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- February 23, 2017
- David Hearn
- Spend Management
In my previous post, I talked about why procurement groups should be looking beyond the traditional metrics of cost savings and process efficiency. They should be measuring themselves using a four-part balanced scorecard that also includes metrics around customer service and organizational development.
In this post, I’d like to share some success I had building a scorecard to measure organizational development.
Step one: Current state
The first thing to do is figure out what the current state is. Fortunately, most companies now do annual satisfaction surveys quizzing employees about how satisfied they are with the company. It's anonymous, but if you can get your hands on it, the data can be distilled down to a group level.
That’s what I did at the most recent company I worked at. Looking at data related to our procurement group, we found a couple of clues about how people in the group felt. One, we were scoring low on people feeling that we were developing them. Two, they didn’t feel that they had a clear career progression at the company.
Well, those are two important metrics that directly relate to the organizational development part of the balanced scorecard. If you're not developing your people and they don't see a clear path to career progression, you're not building a stronger organization. In fact, you're probably going to lose people and you may have a hard time attracting new ones, because employees will talk about whether this company is good to its people.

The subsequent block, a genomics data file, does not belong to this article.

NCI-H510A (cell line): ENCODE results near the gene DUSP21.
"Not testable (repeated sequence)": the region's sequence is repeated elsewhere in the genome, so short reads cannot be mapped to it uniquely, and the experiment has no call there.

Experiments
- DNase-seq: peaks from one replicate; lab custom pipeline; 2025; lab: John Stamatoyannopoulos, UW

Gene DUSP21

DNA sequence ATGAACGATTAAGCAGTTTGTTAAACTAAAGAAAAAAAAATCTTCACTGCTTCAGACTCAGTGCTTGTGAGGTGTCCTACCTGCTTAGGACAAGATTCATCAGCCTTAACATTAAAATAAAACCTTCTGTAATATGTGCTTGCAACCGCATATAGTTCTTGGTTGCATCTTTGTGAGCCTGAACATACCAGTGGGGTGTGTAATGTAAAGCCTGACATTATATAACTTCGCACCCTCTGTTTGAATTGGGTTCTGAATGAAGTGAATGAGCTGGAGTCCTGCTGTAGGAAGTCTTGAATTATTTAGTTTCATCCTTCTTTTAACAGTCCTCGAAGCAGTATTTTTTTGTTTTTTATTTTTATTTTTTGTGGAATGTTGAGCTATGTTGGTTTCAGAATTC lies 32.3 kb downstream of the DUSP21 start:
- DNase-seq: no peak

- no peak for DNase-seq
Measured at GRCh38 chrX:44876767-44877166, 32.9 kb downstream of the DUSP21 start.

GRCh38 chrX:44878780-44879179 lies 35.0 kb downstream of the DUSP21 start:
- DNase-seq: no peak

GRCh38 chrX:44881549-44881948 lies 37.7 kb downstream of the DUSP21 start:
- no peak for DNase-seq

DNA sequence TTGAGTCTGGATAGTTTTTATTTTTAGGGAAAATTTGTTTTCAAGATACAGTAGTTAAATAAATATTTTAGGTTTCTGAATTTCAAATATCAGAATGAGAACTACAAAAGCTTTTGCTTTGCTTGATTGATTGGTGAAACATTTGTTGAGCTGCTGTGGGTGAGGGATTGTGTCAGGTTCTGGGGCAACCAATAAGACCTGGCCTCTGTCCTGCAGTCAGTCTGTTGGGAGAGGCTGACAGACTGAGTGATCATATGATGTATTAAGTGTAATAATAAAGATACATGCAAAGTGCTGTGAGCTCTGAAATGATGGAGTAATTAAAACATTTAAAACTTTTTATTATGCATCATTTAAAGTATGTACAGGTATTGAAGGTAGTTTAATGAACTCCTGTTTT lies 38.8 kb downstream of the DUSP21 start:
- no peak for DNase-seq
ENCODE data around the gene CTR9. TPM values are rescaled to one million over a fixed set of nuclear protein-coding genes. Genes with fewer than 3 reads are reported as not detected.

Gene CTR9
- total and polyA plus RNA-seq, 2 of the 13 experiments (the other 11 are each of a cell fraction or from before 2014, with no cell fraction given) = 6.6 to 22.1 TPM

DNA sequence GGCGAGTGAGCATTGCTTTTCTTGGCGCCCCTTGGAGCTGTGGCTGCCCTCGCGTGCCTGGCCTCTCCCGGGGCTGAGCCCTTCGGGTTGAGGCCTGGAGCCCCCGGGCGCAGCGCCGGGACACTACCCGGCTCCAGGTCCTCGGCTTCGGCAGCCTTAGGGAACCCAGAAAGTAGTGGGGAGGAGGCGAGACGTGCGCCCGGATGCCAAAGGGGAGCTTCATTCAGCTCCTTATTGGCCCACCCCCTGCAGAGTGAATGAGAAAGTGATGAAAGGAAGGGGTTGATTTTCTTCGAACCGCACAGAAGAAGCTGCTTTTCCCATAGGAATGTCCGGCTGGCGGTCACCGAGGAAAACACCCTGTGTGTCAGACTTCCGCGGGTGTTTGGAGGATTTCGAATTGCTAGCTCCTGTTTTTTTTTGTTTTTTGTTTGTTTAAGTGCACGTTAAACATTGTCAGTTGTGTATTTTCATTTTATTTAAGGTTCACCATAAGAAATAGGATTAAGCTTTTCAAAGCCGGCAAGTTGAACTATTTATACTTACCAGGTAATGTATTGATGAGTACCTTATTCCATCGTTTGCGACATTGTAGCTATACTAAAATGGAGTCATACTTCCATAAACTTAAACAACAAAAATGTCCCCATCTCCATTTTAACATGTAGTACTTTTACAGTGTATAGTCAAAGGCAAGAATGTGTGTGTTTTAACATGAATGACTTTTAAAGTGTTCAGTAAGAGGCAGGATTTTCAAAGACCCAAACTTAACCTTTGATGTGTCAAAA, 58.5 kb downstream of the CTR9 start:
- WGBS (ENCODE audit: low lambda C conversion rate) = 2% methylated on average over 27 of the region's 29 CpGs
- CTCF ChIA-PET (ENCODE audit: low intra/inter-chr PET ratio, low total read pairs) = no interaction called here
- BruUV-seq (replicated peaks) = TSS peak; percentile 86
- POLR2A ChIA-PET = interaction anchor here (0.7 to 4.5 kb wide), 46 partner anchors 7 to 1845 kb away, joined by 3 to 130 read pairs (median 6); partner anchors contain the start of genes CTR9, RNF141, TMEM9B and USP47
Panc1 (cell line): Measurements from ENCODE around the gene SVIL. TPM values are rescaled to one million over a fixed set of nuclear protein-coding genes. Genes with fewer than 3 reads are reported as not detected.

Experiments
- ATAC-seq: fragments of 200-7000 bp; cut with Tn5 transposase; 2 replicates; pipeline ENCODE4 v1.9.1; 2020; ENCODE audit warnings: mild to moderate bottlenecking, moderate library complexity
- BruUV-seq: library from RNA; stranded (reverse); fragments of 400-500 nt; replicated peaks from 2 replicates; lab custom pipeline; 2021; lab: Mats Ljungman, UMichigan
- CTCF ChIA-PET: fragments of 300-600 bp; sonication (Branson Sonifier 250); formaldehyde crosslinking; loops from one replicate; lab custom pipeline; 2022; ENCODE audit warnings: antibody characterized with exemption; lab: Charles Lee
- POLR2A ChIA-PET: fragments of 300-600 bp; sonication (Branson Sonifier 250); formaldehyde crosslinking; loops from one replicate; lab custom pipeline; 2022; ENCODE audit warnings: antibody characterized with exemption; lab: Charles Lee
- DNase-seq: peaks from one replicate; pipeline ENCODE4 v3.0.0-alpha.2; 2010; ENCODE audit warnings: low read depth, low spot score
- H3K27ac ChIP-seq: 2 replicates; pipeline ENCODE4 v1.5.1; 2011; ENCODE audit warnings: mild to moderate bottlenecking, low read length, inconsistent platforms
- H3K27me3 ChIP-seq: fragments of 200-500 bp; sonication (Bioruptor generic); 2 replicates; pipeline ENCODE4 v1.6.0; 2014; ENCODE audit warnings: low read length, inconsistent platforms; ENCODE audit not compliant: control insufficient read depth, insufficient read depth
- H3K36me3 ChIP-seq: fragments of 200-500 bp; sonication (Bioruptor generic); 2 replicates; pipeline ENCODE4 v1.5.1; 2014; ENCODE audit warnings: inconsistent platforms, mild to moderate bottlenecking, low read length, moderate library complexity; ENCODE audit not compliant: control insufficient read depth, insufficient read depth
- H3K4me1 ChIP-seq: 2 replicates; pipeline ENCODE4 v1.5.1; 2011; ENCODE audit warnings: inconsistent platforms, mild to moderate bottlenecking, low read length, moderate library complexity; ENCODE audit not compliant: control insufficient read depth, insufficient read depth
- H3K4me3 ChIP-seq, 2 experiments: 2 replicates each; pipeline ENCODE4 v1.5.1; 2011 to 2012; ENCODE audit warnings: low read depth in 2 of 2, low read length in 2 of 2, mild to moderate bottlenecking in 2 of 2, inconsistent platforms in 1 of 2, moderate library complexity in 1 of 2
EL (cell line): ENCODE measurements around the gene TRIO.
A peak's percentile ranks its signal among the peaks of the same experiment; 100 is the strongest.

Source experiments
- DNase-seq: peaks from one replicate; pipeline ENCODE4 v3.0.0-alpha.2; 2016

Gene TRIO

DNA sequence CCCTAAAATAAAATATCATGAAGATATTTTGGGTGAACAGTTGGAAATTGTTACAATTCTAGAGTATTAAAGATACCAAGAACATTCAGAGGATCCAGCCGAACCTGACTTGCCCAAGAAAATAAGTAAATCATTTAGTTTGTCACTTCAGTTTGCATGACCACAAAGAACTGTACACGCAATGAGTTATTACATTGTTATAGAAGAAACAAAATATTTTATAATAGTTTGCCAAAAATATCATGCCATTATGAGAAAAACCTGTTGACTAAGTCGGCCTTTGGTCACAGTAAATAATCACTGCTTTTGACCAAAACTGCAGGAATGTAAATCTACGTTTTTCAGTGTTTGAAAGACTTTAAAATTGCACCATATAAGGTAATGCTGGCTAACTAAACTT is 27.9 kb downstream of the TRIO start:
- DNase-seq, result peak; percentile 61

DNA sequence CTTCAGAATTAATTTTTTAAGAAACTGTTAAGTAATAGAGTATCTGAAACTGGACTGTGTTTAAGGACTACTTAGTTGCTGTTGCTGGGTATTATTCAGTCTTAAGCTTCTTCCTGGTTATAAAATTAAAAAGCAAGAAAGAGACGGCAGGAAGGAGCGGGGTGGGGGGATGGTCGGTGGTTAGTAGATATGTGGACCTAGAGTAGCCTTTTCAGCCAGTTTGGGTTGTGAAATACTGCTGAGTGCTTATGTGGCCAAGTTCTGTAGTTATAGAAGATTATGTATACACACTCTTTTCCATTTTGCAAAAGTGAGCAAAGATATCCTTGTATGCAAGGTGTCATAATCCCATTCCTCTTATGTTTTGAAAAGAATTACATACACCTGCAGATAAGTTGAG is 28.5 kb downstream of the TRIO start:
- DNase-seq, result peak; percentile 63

I’m a fan of simple, two-question surveys. So, focusing on addressing the responses to those two questions seemed like as good a place to start an initiative to improve our organizational capacity as any.
Creating a career roadmap
Our survey respondents were right. We didn't have written, anywhere, a career progression or roadmap. Creating one was the first order of business, because that would drive the rest of our organizational development efforts.
Don’t let this task overwhelm you. While it is true that not everyone comes to procurement by the same path or progresses in a straight line, it is nevertheless possible to sketch out a general roadmap.
A person can come out of college as, maybe, a junior buyer. A talented person can be developed through coursework and on-the-job training, and become a buyer, then a senior buyer, then an associate commodity manager, or a sourcing manager. Then they might become a director of sourcing, move on to become vice-president of a region, and then a leader of an entire indirect procurement group.
We created a document that showed eight boxes with these different jobs, the kind of responsibility associated with each, and the skills needed to perform that role. Then we listed the types of training that would be needed to develop those skills. Some of it was class work, but a lot of it was also on-the-job training.
An organizational first
Next, we worked with HR to properly compare and level these positions within the different salary bands at the company. We didn't put actual salaries on the chart—just the bands—but it showed that as you moved up this career progression, your salary would increase along with your skills and responsibilities.